When it comes to financial collections, things are not always what they seem. All too often, consumers in Washington suffer at the hands of debt collection scams, some of which may lead to very real financial consequences, especially for those near bankruptcy. Although a variety of creditor protection measures exist during the collections process, borrowers also have rights. Today, we help you determine whether you are dealing with a legitimate — or ethical — collections representative. Make sure that you are talking to an actual collections agent before handing over any money, especially during a bankruptcy proceeding.
Debt collectors are required to provide borrowers with a written account of the debt for which they are seeking payment. If the collector refuses to provide you with such a document, you might be the victim of a scam. In some cases, the “agent” will tell you that a confirmation letter is already on the way. Do not take any action until you have the letter in your hands.
Fake debt collectors also tend to want wire transfers or payment through a prepaid card. Those going through a bankruptcy proceeding should be aware that legitimate debt collectors do not accept this type of payment. It is unlikely that you will be able to recover your money if you make such a payment.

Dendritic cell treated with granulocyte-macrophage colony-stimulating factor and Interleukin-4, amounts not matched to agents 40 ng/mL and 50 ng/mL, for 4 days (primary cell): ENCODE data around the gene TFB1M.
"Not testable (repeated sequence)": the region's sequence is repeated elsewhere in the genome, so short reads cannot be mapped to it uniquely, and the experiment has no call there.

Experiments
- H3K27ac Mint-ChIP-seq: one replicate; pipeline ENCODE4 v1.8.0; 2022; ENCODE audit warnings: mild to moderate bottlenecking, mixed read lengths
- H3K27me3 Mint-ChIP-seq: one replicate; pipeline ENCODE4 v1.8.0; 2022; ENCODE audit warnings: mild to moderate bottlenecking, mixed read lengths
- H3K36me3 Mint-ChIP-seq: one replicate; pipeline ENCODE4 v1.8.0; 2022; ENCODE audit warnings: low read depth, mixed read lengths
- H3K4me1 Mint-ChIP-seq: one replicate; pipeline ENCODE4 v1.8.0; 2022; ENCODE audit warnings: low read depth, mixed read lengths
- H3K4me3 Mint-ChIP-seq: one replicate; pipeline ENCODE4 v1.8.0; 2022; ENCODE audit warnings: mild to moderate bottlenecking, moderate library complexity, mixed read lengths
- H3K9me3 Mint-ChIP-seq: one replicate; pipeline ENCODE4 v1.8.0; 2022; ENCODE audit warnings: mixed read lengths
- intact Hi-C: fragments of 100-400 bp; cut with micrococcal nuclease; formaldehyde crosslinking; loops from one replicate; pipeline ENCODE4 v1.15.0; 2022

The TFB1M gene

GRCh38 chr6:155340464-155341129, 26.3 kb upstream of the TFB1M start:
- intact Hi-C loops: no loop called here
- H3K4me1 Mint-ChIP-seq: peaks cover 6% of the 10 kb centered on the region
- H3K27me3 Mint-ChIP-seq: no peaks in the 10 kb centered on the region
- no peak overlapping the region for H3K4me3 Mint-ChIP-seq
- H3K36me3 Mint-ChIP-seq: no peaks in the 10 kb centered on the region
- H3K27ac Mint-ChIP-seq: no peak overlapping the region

Finally, debt collectors who are threatening you with serious action — sometimes including jail or a lawsuit — are likely fake or seriously unethical. The Fair Debt Collection Practices Act legally restricts collections companies from threatening borrowers. You can take action against such a collections representative by reporting the situation to the Consumer Financial Protection Bureau.
Although creditor protection is important during bankruptcy, borrowers still have rights that should be protected throughout the process. No one should be subject to abuse or illegal practices during their bankruptcy proceeding. Your legal team may be a good resource for helping you determine whether collections calls are legitimate.
Source: Credit.com, “How to Tell If You’re Talking to a Fake Debt Collector” Christine DiGangi, Sep. 08, 2014